While some of the details of the movie are a little fuzzy, I am writing this review a year after watching it, I have to say that I distinctly remember feeling such relief at the end, not because it was bad in any way, but because it had turned out so well. As the credits were rolling, my husband, son and I, all agreed that it was really well done, we left the theater feeling happy and well entertained. I feel like Hollywood got this one right. Yes, there were some things that were changed, and I accept those. Most importantly you didn’t have to have read the book prior to watching it to truly enjoy the film. My husband had not read the book, and likely never will because he’s not a reader (sad I know), but he was very pleased with the story as a whole. Sometimes when books are translated into the movie, you can tell when something is missing or where something major has been changed, even having not read the book you know there’s a big gap there, and none of us got that impression.

This movie is visually pleasing, fast paced (seriously it did not feel like we had sat there for two and a half hours) and gets your heart racing at times. It shows human spirit and ingenuity at it’s best, and that the desire to live, even when it appears that all hope is lost, is one of humanities strong points.This is a really solid Sci-Fi film and I’d highly recommend it, and the book, to anyone who hasn’t seen it yet.


10 thoughts on “Sci-Fi Movie Review: The Martian

  1. I agree, this was a good movie. I haven’t read the book either it’s just not something I was into, but I did want to see the movie and I thought they did a really great job.

  2. I really enjoyed this movie. I was actually in the minority in that I thought the book was okay, but didn’t love it – I actually got a little annoyed by Mark, found him immature at times and the technical stuff a bit boring. It kind of translated to screen better, and his immaturity seemed more like a coping mechanism.

    • I completely agree. The book was okay, borderline good, but the movie really stood out. I think some things just are done between visually instead of descriptively, and that is what made The Martian a better movie than the book.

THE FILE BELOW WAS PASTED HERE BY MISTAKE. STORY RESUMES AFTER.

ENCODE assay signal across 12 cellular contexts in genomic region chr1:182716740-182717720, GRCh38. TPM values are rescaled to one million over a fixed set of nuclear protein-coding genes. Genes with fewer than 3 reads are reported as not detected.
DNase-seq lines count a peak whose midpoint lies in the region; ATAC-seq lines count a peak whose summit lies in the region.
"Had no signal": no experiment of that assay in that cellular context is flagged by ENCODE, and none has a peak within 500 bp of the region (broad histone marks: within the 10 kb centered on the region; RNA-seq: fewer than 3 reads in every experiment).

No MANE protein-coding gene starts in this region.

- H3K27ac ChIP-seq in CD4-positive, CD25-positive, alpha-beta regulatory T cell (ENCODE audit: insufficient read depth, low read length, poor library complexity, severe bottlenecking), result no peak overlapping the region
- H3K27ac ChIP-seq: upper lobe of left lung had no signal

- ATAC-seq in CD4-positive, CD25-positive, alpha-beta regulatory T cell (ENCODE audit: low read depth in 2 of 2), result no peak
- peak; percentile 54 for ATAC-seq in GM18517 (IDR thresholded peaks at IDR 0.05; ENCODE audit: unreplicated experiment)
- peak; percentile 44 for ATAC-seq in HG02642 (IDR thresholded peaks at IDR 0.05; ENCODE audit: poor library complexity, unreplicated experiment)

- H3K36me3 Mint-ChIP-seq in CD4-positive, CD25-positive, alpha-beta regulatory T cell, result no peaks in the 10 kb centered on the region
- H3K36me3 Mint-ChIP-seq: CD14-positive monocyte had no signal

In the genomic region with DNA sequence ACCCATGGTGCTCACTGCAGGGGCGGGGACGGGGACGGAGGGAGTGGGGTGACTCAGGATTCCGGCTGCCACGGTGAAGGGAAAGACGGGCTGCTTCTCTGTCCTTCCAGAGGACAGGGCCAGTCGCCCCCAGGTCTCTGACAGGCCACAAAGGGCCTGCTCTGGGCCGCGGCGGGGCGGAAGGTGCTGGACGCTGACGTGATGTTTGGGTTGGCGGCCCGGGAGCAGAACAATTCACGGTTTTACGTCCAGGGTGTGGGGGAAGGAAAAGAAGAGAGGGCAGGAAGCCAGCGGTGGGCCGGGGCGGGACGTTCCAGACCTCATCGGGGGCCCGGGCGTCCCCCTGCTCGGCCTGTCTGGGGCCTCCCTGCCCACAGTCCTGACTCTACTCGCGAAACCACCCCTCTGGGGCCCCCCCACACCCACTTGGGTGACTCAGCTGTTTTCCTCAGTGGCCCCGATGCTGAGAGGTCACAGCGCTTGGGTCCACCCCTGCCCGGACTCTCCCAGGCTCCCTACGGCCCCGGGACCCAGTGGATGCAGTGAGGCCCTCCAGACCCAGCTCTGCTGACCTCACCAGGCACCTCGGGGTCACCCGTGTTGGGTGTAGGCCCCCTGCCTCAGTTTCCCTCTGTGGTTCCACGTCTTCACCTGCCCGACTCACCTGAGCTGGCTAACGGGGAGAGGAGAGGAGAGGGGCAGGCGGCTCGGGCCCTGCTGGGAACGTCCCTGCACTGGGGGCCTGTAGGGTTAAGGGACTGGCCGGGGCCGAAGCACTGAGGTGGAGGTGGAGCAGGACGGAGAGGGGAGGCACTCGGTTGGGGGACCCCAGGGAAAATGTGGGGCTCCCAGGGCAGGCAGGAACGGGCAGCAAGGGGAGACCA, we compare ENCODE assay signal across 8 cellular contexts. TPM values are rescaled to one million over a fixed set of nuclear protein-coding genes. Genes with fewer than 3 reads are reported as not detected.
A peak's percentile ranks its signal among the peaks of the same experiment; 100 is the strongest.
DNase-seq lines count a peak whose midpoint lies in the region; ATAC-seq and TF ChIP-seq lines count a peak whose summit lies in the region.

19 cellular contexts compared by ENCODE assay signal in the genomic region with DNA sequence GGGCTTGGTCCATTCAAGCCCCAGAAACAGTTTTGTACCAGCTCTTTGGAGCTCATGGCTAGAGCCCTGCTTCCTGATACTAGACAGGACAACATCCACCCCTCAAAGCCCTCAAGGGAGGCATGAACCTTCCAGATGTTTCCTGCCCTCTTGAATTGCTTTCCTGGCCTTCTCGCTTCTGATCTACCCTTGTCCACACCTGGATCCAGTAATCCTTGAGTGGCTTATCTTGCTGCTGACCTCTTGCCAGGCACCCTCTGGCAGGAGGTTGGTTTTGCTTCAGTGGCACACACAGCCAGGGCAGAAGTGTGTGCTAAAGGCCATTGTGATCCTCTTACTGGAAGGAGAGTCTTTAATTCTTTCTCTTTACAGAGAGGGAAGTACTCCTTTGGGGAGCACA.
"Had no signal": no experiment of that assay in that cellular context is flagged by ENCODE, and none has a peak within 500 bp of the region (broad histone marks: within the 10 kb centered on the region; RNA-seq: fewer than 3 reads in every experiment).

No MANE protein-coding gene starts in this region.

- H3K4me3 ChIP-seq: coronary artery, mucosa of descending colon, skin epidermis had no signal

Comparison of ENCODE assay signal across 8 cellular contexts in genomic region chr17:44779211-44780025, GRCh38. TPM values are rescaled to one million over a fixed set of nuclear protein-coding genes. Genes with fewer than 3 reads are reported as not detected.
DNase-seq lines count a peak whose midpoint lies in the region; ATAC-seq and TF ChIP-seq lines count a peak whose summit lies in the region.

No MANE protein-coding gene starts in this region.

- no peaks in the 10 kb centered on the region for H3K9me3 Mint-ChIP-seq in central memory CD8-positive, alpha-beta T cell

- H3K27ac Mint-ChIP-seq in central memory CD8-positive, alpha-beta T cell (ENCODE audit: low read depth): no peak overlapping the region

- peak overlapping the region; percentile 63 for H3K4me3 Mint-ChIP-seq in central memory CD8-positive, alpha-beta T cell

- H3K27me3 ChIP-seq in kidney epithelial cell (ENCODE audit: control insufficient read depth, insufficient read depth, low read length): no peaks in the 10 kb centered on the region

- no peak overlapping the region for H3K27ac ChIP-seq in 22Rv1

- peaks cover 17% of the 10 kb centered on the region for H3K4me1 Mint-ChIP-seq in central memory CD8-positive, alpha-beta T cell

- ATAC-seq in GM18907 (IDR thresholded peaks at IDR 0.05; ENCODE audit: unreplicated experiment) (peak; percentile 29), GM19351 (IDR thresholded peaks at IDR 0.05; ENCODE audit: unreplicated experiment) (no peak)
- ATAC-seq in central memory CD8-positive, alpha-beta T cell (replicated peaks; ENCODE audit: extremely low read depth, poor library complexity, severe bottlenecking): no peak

3. I loved the book and also liked the movie. It was a great adaptation of the book. I thought the humor in the book was what made it better than the movie. For me, the book was better than the movie.

  4. I had no idea Jessica Chastain was in this movie! I absolutely loved her as Murph in Interstellar! šŸ˜€ I really want to read the Martian before I watch the movie though. I luckily have not been spoiled, so I’m really excited to finally know what happens. You did a bang up job reviewing the movie. I can’t believe you watched it a year ago!

    • Yes, she is! I can almost guarantee you will want to yell out “Murph!” every time you see her in the movie. I’d definitely recommend reading the book first. Ha ha thanks, apparently it stuck with me enough to give it justice through my review.

  5. The Martian has become such a film favourite in this household; my beloved occasionally recalls that I didn’t like the book very much (it was okay – but it also had some jarring elements that irritated me and by the end the engineering MacGuyvering was awfully repetitive), but I was delighted that the film cut most of my frustrations. I find it like it better on almost every re-watch.

    • The movie was certainly better than the book, and that’s one of the reasons why I also love it so much. I haven’t watched it a second time, but now I’m curious to see if re-watching it will make me like it more, like what has happened for you.